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later we look back at china's lichl picks as the countdown begins to the games in london. >> first, the clock is continuing to count down in washington. just six days to go until a possible u.s. default unless lawmakers can come to some or the of agreement on raising the debt ceiling. a vote on republican john boehner's bill has been expected on wednesday, but it did run into opposition from his own party and now as a result it's already being rewritten. this is coming after republicans complained it didn't cut spending and deficits as much as originally expected. a vote is likely to take place on thursday at the earliest. in the meantime with a default looming, a compromise is loong more appealing to some. conservative senate republican leader mitch mcconnell is calling for new negotiations with president barack obama urging the party to move away
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with some of its demands. the implications of a u.s. default strach far beyond the country's border. a crisis of solvency in the u.s. government could cause a crunching recession. fareed zakaria sat down with imf chief christine lagarde and asked just how concerned she was. >> i am worried because this debt ceiling issue has not been cracked. it's being addressed from multiple angles, but the debt ceiling is still on the table. the united states is the largest economy in the world, one that matters, one that has spillover effects, not just around the borders, but on a complete basis globally. it's an issue that really is lurking in the background of each and every economy of the world which is why i think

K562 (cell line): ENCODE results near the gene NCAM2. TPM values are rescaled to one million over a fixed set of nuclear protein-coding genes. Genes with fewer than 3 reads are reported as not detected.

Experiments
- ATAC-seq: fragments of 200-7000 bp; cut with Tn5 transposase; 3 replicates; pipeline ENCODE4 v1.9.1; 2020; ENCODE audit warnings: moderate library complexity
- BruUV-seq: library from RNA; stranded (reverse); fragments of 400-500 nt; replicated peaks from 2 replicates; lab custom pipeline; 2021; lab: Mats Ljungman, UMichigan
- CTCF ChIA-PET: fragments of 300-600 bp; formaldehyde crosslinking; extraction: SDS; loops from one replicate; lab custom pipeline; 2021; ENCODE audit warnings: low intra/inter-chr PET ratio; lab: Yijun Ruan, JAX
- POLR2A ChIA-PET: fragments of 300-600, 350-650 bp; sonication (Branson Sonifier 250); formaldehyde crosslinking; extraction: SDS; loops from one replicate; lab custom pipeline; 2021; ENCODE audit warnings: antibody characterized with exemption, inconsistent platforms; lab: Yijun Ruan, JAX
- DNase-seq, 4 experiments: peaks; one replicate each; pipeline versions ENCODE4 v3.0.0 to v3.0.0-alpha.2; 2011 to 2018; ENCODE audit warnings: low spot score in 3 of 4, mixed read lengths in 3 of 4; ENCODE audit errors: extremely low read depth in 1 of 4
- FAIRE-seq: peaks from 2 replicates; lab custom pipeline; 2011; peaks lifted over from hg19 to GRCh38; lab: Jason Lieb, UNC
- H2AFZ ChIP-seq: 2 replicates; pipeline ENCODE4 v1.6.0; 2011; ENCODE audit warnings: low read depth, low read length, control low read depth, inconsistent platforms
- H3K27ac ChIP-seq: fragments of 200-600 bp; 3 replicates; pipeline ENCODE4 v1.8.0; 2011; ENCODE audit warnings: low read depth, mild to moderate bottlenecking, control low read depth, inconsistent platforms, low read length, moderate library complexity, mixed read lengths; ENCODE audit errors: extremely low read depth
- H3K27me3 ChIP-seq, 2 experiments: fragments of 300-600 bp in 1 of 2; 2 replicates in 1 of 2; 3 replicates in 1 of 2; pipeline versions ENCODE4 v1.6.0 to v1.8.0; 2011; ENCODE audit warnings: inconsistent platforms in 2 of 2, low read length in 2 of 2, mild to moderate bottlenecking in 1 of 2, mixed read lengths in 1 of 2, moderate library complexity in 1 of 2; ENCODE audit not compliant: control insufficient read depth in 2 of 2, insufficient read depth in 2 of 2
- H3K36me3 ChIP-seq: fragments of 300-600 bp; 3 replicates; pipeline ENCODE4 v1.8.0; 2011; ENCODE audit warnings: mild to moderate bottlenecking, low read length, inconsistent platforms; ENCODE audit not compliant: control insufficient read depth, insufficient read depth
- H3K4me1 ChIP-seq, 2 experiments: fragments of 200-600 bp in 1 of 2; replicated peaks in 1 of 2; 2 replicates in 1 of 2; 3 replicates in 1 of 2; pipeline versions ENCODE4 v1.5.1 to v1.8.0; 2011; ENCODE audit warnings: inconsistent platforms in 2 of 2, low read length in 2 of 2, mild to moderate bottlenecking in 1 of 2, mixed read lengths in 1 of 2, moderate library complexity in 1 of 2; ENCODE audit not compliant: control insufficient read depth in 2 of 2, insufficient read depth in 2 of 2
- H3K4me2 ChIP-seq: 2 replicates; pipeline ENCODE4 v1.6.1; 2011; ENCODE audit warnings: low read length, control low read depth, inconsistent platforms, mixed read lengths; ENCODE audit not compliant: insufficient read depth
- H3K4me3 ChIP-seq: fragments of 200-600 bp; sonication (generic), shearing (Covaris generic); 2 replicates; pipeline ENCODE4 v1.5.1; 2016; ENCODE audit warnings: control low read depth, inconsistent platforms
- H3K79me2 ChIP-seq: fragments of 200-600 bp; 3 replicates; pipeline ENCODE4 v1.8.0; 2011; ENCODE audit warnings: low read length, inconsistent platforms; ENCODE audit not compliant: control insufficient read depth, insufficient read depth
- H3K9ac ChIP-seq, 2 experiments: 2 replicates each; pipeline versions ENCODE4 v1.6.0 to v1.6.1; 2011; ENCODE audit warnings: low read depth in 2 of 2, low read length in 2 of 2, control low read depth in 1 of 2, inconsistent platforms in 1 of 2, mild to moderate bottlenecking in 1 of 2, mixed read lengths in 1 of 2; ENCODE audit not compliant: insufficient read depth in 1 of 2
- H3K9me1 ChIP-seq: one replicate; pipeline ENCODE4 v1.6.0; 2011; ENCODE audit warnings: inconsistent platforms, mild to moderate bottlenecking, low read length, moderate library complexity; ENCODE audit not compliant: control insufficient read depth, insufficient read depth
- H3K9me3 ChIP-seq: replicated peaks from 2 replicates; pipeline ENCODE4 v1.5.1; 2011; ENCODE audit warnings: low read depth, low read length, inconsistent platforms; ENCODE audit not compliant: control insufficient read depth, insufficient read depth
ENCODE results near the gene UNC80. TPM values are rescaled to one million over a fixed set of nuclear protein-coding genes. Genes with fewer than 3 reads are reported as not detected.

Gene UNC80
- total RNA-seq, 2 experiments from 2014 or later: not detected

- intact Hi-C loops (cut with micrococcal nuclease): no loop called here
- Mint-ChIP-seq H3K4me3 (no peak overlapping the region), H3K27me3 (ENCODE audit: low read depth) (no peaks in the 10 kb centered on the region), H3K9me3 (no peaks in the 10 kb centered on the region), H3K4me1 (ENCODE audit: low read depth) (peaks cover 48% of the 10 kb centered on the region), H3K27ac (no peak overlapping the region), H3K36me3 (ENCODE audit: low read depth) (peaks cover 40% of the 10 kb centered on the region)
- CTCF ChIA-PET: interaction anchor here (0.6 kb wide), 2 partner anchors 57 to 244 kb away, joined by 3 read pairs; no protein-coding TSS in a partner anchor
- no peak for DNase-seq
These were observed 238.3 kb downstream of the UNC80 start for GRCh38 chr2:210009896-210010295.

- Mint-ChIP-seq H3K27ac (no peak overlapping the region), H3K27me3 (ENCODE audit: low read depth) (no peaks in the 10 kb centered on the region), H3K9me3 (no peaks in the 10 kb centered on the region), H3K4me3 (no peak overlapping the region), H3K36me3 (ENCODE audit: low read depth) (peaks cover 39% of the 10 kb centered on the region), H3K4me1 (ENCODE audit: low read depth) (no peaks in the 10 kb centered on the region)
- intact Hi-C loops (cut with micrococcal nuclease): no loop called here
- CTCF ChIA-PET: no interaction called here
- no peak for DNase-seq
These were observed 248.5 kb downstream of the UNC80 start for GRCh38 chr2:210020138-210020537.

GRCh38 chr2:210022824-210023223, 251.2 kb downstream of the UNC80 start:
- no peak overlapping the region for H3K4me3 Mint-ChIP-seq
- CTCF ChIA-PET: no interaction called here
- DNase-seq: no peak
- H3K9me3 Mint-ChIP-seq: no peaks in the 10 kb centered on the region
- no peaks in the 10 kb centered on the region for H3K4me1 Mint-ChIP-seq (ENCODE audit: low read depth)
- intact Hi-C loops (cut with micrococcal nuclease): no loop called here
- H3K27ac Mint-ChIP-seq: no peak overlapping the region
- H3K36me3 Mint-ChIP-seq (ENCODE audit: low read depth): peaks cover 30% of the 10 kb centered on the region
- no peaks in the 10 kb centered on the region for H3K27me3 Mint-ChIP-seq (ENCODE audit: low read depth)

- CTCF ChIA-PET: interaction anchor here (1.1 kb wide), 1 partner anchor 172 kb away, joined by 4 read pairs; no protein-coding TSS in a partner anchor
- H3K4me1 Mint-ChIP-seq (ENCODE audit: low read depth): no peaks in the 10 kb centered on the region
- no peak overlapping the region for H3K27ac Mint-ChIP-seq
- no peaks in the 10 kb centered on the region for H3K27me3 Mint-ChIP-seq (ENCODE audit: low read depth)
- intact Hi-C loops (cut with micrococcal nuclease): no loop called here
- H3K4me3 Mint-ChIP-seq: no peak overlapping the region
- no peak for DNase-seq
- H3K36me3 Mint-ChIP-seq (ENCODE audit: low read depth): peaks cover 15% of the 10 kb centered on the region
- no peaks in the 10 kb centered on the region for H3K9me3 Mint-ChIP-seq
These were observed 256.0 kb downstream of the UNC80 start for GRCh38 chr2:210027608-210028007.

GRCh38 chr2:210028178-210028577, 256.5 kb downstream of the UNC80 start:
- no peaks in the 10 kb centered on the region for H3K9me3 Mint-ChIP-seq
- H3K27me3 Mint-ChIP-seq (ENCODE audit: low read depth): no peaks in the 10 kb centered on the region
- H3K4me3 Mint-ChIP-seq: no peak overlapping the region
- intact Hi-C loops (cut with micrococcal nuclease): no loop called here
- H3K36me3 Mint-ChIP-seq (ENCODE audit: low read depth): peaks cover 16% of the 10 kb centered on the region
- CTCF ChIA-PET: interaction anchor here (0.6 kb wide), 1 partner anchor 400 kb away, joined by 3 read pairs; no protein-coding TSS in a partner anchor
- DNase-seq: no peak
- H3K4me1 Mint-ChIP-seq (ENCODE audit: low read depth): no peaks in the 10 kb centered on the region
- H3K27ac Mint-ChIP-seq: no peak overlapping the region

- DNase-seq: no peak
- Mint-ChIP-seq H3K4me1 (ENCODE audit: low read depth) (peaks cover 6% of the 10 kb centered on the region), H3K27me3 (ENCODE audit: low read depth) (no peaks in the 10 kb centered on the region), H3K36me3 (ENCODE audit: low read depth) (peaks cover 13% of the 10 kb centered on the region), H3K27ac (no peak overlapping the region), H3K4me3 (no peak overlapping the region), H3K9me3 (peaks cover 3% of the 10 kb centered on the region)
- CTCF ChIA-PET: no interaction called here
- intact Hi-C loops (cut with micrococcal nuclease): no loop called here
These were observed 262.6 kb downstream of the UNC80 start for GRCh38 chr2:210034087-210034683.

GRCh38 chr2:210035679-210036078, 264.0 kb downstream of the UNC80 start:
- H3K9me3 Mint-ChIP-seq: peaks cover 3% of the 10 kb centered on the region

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there's a very, very high level of pressure and tension so that issue can be, not only addressed, dealt with and addressed properly with a solution. >> the current stalemate in u.s. debt talks is pushing some key world currencies to record strengths against the u.s. dollar. right here in asia pacific we're talking about the australian dollar and the japanese yen. let's check in with ramy inocencio for the details. >> we've seen the u.s. dollar weaken over much of the past year, ever since june of 2010. this is a graph showing the u.s. dollars index. it tracks the greenback's strength against other currency including the euro, jach knees yen as well as the british euro. the big news out of australia today, well, basically the aussie dollar is near a 30-year